I have read this question:


Where niels nielsen says:

Furthermore, it is those outermost electrons that are responsible for giving color to some substances and either transparency or opacity to others.

Now wiki says:

Similar to an electron in an inner shell, a valence electron has the ability to absorb or release energy in the form of a photon.


So one says that only valence electrons can emit visible light, the other one says core electrons do have the ability to absorb and emit photons. This is a contradiction (for visible light). Or it might be the case that visible light can only be emitted by valence electrons, and core electrons can only emit non visible light, but this needs a clarification.

Now I do understand, that core electrons (or at least a valence electron relaxing to the core shell) can determine some part of the emission spectrum. This is described by core electron spectroscopy.

A core electron can be removed from its core-level upon absorption of electromagnetic radiation. This will either excite the electron to an empty valence shell or cause it to be emitted as a photoelectron due to the photoelectric effect. The resulting atom will have an empty space in the core electron shell, often referred to as a core-hole. It is in a metastable state and will decay within 10−15 s, releasing the excess energy via X-ray fluorescence (as a characteristic X-ray) or by the Auger effect.[4]


But these are much higher energy photons released by these core electrons (actually they relax from the valence shell to the core shell, so it is not even really core electron photon emission). But this does not talk about visible light.

What this does not describe is whether it is possible to excite a core electron, that is, can a core electron absorb a photon, move to a higher energy level as per QM, and then relax and emit a photon at all? And does this emission include visible light photons?

There could be, that core electrons can only absorb higher energy photons. OK, but they still could cascade down in multiple steps emitting visible. Why would the visible matching gap only be available for valence electrons? Why are they so special? They are special, since they are the outermost. But visible is lower energy, then what the core electrons can absorb. So why can core electrons only absorb higher energies, what disallows the lower gaps for them?


  1. Can core electrons emit visible light (is the visible part of the emission spectrum determined in part by core electrons)?
  • $\begingroup$ Well, the least tightly bound core electron is hydrogen. Look at the difference between a 1s and 2s energy level in hydrogen. It isn't in the visible. Or do you mean core electrons in a more general 'anything not the outermost electron' sense? $\endgroup$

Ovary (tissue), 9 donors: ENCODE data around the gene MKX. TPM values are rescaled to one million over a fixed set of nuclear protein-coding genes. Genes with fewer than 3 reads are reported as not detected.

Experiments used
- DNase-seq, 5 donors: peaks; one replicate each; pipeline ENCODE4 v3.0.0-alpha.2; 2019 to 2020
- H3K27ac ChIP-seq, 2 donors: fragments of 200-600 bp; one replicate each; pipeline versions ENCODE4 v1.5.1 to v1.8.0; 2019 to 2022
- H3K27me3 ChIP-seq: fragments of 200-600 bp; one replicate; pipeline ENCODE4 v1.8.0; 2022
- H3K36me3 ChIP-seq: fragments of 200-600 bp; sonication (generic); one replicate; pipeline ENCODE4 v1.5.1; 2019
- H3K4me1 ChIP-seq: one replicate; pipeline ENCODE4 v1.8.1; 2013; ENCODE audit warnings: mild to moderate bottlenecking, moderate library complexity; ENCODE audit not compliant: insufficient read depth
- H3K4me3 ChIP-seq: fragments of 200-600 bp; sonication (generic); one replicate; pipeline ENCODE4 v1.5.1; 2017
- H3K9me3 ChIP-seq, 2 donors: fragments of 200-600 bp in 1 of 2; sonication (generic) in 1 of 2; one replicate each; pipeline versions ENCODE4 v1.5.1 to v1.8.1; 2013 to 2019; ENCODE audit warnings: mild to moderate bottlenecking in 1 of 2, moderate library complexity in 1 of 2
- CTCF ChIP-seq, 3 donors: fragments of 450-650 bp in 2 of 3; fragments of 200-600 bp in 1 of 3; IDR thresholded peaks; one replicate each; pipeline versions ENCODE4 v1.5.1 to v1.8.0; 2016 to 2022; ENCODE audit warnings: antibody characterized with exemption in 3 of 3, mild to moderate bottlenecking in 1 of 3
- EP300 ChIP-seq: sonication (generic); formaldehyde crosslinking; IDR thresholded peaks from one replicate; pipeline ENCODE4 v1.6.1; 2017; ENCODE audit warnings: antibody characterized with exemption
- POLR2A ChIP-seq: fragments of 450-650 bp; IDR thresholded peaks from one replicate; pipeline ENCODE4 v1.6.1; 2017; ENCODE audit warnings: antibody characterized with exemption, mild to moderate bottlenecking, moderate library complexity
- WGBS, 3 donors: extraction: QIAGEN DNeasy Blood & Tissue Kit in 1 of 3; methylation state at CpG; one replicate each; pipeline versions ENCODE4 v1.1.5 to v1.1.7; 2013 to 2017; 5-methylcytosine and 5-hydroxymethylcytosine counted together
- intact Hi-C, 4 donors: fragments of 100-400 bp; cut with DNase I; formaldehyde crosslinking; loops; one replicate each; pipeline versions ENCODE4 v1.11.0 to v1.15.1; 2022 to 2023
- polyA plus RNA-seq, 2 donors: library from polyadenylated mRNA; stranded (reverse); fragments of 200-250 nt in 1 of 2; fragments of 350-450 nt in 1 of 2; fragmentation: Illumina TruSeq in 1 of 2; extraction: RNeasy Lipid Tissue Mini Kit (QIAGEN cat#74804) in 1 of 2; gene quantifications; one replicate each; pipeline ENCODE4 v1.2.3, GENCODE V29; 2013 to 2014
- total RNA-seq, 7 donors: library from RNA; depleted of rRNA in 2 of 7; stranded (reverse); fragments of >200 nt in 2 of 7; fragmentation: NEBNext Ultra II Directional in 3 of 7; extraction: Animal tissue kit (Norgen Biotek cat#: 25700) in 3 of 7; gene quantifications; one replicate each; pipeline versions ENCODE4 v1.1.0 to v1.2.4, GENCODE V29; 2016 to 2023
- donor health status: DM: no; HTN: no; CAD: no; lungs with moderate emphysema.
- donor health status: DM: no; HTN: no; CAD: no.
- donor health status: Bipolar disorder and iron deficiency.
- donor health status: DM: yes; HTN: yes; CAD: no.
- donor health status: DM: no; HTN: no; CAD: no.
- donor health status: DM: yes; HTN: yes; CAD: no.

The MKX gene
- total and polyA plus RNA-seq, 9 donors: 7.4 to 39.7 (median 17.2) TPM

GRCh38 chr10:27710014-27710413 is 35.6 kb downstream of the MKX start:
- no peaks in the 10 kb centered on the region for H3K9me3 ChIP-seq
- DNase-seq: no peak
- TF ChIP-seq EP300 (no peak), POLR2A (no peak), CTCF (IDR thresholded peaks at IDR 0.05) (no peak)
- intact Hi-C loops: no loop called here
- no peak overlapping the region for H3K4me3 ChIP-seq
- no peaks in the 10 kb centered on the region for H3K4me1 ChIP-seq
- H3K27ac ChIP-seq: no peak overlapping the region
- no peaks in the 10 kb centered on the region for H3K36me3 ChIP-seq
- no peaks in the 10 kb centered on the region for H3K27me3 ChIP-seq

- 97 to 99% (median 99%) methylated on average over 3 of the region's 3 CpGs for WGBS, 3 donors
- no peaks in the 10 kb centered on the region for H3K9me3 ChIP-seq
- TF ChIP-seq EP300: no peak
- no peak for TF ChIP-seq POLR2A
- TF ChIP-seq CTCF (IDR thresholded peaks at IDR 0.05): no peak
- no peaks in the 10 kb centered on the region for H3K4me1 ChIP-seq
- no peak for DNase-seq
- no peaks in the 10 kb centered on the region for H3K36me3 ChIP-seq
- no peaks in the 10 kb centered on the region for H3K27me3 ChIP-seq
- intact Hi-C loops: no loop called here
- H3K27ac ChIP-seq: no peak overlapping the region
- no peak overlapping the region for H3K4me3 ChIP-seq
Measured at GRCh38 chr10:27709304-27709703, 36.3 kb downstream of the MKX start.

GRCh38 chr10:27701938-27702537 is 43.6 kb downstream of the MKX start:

– Jon Custer
    Commented Oct 24, 2019 at 21:15
  • 2
    $\begingroup$ So this one says that core electrons do have the ability to absorb and emit photons. This is a contradiction. Where's the contradiction? Are X-rays not made up of photons too? $\endgroup$
    – Gert
    Commented Oct 24, 2019 at 21:41
  • $\begingroup$ @Gert niels nielsen says valence only. That one says cores too. But I will make it more clear. $\endgroup$ Commented Oct 24, 2019 at 21:43
  • $\begingroup$ @JonCuster I mean in a more general way, anything but the outermost. $\endgroup$ Commented Oct 24, 2019 at 21:47
  • 1
    $\begingroup$ Hmm... to me it's clear. Mess with valence electrons and emission VIS-photons result. Mess with core electrons and you get X-rays or Auger-effect. $\endgroup$
    – Gert
    Commented Oct 24, 2019 at 21:48

2 Answers 2


My2cts is right. the essential feature here is the idea that the wavelength of the light emitted when an electron orbit decays from an excited state depends on the energy difference between the two states. if this energy difference is of order ~a few eV (as for the valence electron levels and the unoccupied level just above them) then the emitted photon is in the wavelength range for infrared, visible, or UV light. If it is of order ~tens of keV (as it would be for a valence electron jumping down to occupy an empty level deep in the core of a metal atom like iron or copper) then the photon is in the x-ray range.


There is no contradiction. Core electrons can absorb high energy photons but not visible light. A core electron can only emit light if an electron missing from an even deeper orbital. This light will also be high energy light.

  • $\begingroup$ This might be the answer, but can you please elaborate? There has to be an explanation, in the electron configuration, or in the QM allowed energy gaps for the valence and for the core electrons, and then for core electrons the available gaps are not in the visible wavelength spectrum, but why? There must be a reason why only the valence electron can move to a higher energy level that matches the visible spectrum? $\endgroup$ Commented Oct 24, 2019 at 21:53
  • $\begingroup$ I could imagine that the valence electron has the most energy available for gaps, but then why are core electrons absorbing and emitting higher energy but not smaller? $\endgroup$ Commented Oct 24, 2019 at 21:56
  • $\begingroup$ And based on your description, which might be right, core electrons could still cascade down in multiple steps emitting visible? $\endgroup$ Commented Oct 24, 2019 at 21:57
  • $\begingroup$ Visible light may well be emitted in some process of repopulatimg an empty core orbital. It would be a stretch of words to characterise this as a core electron emitting visible light. $\endgroup$
    – my2cts
    Commented Oct 24, 2019 at 22:17

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